Akshay Kumar’s latest film Mission Mangal tells the story behind India’s first interplanetary expedition to Mars. A bunch of enthusiastic Indian Space Research Organization (ISRO) scientists put their heart and soul into the project, to accomplish the exemplary mission. Given that the odds were heavily stacked against them and considering the frugal budget, the success was unprecedented.
The film starts with the ISRO enduring a failure at the launch of a PSLV rocket on a moon mission. A judgmental error from project head Tara (Vidya Balan) is the root cause but the affable project director Rakesh (Akshay Kumar) takes ownership of it, only to get shunted to the Mars department. Rakesh likens it to retirement, owing to a lack of activity in ISRO for Mars missions. One random day, an idea strikes Tara that she conveys to Rakesh and the duo manages to convince their seniors regarding the seemingly impossible mission to Mars—India’s first-ever.
Given their previous screw-up and the lack of funds at their disposal, ISRO is still hesitant. On top of it, the egoistic Rupert (Dalip Tahil), an ex-NASA scientist, so full of himself, doesn’t want to see the mission succeeding. Hence, he holds back the most experienced hands. A motley bunch of youngsters, along with a veteran are provided to Rakesh for the Mars mission. Adding insult to injury, Rakesh and Tara realize that their squad doesn’t have its priorities right. The film deals with how the duo eventually motivates the team to unparalleled glory.
Over the last few years, Akshay Kumar’s filmography has been dominated by nationalism, deliberately or otherwise. Now he has reached a stage where Kumar’s propaganda-driven movie selection has become monotonous for the viewers. That said, there’s no denying that the Mangalyan mission is a story that needed to be told, considering that majority of Indians are still unaware of the significance of this achievement. However, the scripting is a major let-down here.
For starters, there are factual errors aplenty. It seems like the writing team (that includes the reputed R Balki) was only intending to make the film humorous and melodramatic, and in the process, didn’t bother maintaining decorum. Some of the conversations and scenes at ISRO appear superficial and hard to believe. Of course, there can never be a non-dramatized adaptation of the true story but even allowing such cinematic liberties, it is over the top.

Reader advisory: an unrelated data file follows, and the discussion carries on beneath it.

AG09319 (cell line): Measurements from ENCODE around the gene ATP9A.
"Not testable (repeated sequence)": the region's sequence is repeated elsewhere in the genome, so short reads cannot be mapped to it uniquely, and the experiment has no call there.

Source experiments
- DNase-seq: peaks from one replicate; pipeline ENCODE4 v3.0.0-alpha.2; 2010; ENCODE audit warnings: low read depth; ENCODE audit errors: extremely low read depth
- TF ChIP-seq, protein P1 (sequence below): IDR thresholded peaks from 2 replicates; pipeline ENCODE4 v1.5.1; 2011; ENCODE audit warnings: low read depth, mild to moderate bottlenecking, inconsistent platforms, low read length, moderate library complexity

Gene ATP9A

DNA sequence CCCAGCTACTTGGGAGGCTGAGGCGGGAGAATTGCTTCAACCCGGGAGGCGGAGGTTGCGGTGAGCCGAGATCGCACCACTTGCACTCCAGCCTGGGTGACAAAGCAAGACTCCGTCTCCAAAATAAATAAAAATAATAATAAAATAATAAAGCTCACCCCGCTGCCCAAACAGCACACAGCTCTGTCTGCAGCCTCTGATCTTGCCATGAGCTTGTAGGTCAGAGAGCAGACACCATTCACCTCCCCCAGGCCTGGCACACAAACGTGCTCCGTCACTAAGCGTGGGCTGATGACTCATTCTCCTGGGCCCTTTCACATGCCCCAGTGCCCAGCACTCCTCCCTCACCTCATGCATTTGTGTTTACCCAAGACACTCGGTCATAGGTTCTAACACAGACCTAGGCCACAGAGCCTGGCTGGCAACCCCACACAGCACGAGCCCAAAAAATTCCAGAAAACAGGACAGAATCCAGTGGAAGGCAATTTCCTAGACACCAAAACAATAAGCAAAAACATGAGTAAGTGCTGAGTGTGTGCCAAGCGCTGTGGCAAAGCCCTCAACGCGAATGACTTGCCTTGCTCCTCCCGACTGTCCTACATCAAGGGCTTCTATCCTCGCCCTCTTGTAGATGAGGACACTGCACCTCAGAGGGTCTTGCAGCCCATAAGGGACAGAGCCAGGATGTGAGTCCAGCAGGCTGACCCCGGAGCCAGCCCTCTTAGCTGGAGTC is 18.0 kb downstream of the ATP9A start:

The other major disappointment is the walk-on-parts for the many talented actresses in the cast. It’s sad to see performers like Taapsee and Kirti having nothing much to do. It is a case too many cooks spoiling the broth making you wonder if it was really needed to have such a big cast in the first place, as some of them have been rendered caricatures. Akshay Kumar and Vidya Balan have the meatiest parts, and they are effective with the former in his element in the comic sequences.
Apparently, the film was shot in just 30 days at a very modest budget, and perhaps it’s this hastiness which is to blame. Mission Mangal does have lavish production values, though, for its budget. The ever-dependable Ravi Varman aces the cinematography department, making the film visually pleasing, especially in the space-sequences. The VFX team also deserves a huge round of applause for their work. These are the only positives in the film.
On the whole, Mission Mangal is an amateurish adaptation of arguably India’s finest space mission. As a regular film, it might be watchable as the screenplay doesn’t lag and has its humor quotient intact, albeit in bizarre situations. But, as an adaptation of such a significant event, the film is a letdown and could, at best, be termed an average fare.